• “It was around 10 AM when Dana Dražská called me, I didn't even finish my breakfast. She said she wanted to see me. So we agreed on meeting – I am not sure whose idea it was – we agreed on meeting during her check-up at the hospital. I offered to accompany her to Karlovo Square so she could see me. She took the underground from Jižní Město. I got in at Pražského Povstání station, we were to meet there at 10 AM. I got into a train from which she got out at Pavlák. We went to Pavlák. And at Pavlák, as we headed towards the hospital, on the main street right next to that secondhand bookstore, she said there was something she needed to tell me, that there was a student who died there. Tears started running down my cheeks. She was quite calm, she would even light up a cigarette. I was quite surprised how calm she was. I said? 'A friend of yours? Did you know him?' She said she didn't know him so well. And from that moment, she became evasive.”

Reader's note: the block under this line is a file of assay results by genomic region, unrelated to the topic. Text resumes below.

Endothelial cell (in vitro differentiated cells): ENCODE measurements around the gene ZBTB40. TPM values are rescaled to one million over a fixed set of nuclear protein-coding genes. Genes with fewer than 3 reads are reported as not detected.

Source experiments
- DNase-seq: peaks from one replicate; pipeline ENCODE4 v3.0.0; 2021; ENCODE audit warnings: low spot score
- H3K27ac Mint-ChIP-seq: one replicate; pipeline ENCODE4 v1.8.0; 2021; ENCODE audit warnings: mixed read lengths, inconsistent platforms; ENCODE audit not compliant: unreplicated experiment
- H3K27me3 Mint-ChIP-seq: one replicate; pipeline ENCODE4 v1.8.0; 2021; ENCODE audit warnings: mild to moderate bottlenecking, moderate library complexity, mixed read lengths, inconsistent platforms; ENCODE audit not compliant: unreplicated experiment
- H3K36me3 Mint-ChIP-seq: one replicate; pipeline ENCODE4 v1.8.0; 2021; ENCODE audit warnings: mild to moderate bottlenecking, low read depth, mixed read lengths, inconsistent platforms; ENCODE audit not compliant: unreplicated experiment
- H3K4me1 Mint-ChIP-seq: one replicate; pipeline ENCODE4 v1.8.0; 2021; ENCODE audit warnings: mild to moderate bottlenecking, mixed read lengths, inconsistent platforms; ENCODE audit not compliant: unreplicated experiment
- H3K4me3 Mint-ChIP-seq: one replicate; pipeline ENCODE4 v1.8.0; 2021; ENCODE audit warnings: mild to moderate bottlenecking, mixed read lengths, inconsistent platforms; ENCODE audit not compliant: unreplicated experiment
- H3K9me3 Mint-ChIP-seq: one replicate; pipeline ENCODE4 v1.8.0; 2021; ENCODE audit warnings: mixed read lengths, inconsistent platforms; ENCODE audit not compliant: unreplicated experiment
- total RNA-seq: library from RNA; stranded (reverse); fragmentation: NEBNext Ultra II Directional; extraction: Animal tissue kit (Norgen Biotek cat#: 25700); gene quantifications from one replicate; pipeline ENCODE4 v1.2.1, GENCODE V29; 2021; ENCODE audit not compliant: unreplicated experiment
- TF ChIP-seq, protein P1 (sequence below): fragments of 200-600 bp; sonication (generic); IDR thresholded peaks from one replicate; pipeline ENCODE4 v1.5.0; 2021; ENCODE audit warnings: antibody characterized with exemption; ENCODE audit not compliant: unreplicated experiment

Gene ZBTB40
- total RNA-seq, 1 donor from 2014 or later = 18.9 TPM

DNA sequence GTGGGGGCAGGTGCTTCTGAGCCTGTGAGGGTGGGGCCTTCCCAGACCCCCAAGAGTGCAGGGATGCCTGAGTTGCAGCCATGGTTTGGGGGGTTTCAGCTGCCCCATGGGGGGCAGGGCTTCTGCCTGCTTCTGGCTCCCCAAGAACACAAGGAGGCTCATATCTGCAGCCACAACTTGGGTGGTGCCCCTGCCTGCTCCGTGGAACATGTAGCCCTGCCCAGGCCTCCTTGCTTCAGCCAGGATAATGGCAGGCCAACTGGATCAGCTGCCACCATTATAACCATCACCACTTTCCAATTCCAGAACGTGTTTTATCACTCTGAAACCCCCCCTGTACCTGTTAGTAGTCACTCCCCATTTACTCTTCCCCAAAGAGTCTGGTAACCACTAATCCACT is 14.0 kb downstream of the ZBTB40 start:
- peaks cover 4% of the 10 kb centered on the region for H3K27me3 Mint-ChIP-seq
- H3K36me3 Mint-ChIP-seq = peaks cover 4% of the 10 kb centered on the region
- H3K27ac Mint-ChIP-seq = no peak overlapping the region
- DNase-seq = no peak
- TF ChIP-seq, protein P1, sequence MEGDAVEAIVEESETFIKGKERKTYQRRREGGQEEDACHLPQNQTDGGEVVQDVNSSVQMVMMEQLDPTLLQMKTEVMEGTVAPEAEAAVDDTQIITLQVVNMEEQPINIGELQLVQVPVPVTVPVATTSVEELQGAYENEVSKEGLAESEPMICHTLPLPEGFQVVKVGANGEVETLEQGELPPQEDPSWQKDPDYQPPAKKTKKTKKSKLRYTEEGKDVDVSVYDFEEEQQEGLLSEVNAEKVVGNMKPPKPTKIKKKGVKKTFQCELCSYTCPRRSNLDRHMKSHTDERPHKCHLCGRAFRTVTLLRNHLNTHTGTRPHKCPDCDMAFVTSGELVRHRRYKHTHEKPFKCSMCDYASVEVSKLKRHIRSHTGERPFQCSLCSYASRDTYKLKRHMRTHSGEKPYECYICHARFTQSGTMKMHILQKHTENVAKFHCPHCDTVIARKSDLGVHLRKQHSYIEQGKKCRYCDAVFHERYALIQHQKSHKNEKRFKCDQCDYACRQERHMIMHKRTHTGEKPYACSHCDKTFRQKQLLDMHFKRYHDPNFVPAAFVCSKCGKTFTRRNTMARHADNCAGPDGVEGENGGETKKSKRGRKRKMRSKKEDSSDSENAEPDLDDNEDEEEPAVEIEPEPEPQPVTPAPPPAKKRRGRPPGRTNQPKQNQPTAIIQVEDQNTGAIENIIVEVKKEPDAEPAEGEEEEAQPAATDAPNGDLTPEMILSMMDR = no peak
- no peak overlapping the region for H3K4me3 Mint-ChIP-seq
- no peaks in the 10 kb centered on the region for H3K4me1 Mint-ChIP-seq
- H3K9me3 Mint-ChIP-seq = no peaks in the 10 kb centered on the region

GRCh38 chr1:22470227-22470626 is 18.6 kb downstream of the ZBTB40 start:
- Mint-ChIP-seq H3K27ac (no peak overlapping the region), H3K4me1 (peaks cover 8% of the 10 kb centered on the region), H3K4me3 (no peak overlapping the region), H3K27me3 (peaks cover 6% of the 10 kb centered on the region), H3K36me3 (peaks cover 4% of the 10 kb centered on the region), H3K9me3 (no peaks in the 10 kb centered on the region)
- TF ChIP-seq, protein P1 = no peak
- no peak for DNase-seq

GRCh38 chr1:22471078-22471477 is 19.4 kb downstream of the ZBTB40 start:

• “We got out at Karlovo Square, we went to the hospital, there was an emergency. We got there after 10 PM, so the wounded were already being treated there. That was something, this dark corridor, all silent, just nurses running back and forth, letting us know they were on our side. That was just beautiful. We would whisper, as we felt the gravity of it all, that those people were indeed beaten and injured. And that their injuries could be so serious, that they could be affected for their whole lives, that there could be serious after effects. That's what you were talking about while ago, while asking me what did I feel as I saw wounded people. I saw them at this place and I felt that it was quite a horrible thing for sure.” - “Tel me about Drahomíra, how did she behave? Did she looked like her abdomen hurts?” - “She kept holding her stomach, she would sit there. And I went with her. There were these two young people holding each other, covered in dust from head to toe. We asked them how come they were so dusty. They would just nod their heads, telling us they don't know. Maybe they got so dirty as they were rolling there in the street in all this rubbish. On the right, there was a room where an unconscious man was lying on just an ordinary table. That was quite weird, as these four guys carried him on a plank, so he could go for an X-ray or so. I didn't talk about it, as it looked like a scene from some novel by Kafka, this young man lying on the table unconscious, then being carried away by four civilians, four boys, so he could be examined. Later I found out from Lída Rakušanová, from her memoirs, that there was some young journalist who was unconscious. So I guess it was him.”